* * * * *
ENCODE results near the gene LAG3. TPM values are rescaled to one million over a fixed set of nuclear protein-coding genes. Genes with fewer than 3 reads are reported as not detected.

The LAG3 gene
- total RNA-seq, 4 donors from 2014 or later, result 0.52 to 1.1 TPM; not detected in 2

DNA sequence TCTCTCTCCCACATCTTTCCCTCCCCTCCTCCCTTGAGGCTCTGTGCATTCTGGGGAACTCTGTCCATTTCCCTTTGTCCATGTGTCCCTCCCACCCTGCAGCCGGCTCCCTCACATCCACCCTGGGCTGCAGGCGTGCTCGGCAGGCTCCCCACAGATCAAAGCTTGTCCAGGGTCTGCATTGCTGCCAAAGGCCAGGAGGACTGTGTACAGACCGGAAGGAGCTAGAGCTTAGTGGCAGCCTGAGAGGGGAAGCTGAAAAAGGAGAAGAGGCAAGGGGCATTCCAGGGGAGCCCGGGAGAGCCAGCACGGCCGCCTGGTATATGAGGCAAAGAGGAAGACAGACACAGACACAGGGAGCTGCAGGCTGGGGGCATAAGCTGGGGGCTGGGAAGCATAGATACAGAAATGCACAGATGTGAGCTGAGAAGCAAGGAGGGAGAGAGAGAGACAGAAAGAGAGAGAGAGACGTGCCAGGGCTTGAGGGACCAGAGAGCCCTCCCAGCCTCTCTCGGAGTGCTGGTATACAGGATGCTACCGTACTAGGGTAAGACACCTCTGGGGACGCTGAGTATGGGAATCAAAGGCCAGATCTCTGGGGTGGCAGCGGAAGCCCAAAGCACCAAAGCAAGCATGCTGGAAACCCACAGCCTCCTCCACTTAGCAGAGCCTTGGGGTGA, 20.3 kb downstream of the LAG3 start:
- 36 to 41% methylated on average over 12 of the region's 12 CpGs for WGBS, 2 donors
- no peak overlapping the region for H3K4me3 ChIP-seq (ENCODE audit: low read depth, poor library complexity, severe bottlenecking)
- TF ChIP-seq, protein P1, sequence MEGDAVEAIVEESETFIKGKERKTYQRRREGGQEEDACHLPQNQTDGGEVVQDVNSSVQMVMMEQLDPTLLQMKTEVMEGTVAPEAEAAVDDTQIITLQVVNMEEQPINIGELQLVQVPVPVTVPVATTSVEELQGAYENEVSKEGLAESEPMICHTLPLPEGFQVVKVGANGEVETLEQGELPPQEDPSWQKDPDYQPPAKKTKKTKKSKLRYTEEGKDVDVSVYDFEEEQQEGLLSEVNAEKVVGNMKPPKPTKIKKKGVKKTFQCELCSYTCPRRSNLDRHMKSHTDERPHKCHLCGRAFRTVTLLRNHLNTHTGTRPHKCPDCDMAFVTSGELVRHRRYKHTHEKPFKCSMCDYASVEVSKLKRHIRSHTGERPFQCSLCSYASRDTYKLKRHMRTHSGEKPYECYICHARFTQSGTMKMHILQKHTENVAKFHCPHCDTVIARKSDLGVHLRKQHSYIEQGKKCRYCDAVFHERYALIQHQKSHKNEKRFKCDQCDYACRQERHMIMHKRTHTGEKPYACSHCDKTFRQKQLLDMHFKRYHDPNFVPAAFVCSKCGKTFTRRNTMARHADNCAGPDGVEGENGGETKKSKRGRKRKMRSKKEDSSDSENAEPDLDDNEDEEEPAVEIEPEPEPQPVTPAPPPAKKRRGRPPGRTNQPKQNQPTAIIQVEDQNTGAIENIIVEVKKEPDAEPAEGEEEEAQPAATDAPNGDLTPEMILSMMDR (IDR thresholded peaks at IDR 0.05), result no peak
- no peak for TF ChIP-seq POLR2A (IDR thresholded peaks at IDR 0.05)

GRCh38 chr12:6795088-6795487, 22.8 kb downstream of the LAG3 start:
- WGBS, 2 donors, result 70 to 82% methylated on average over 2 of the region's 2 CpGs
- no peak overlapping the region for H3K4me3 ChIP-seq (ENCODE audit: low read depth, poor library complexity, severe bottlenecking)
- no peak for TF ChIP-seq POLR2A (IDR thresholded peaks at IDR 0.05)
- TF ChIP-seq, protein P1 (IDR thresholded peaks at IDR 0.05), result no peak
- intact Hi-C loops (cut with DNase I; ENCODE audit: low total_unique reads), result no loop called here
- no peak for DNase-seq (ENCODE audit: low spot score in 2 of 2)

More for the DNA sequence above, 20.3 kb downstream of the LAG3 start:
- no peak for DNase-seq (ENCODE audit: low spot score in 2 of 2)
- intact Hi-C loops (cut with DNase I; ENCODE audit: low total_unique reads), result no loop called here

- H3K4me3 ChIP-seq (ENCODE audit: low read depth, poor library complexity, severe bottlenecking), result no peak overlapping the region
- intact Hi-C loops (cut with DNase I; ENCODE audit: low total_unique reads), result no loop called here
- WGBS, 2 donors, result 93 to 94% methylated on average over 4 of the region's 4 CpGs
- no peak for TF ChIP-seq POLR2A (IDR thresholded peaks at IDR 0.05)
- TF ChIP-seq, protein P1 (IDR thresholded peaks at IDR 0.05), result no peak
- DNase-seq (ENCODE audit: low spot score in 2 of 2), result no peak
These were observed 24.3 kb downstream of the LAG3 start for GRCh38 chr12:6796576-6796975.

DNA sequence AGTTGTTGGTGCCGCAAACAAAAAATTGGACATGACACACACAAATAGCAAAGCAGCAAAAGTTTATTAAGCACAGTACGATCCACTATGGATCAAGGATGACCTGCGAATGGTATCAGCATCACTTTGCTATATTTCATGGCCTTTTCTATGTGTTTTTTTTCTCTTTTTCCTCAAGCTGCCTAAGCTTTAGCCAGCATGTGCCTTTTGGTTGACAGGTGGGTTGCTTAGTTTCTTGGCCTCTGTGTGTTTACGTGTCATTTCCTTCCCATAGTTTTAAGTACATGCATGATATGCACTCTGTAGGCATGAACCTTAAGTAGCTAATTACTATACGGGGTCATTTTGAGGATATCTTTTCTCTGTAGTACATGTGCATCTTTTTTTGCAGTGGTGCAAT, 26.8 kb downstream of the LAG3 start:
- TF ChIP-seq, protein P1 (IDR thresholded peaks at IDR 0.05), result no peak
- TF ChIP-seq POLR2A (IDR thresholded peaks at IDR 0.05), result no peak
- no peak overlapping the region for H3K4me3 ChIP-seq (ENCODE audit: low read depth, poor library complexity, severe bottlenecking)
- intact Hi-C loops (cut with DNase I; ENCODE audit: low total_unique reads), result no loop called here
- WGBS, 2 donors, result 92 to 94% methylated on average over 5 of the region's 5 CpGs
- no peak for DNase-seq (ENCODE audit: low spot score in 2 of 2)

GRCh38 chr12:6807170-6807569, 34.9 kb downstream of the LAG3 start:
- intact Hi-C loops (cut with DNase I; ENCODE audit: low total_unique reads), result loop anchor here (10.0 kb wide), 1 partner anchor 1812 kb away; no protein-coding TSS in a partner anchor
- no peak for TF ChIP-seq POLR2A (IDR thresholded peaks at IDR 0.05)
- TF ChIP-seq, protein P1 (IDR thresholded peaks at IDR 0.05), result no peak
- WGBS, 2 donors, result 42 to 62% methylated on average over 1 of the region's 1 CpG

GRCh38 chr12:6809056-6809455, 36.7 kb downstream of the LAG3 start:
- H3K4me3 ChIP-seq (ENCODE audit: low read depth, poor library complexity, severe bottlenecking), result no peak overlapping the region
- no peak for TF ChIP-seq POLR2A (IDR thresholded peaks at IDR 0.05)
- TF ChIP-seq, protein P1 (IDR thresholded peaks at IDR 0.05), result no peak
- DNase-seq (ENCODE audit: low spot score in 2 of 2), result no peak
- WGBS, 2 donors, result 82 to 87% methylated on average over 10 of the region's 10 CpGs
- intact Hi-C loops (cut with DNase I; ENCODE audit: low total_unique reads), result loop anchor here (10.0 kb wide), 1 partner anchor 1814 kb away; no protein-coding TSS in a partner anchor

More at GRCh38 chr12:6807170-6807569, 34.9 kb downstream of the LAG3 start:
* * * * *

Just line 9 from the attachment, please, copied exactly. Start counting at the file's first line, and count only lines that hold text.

GRCh38 chr12:6795088-6795487, 22.8 kb downstream of the LAG3 start: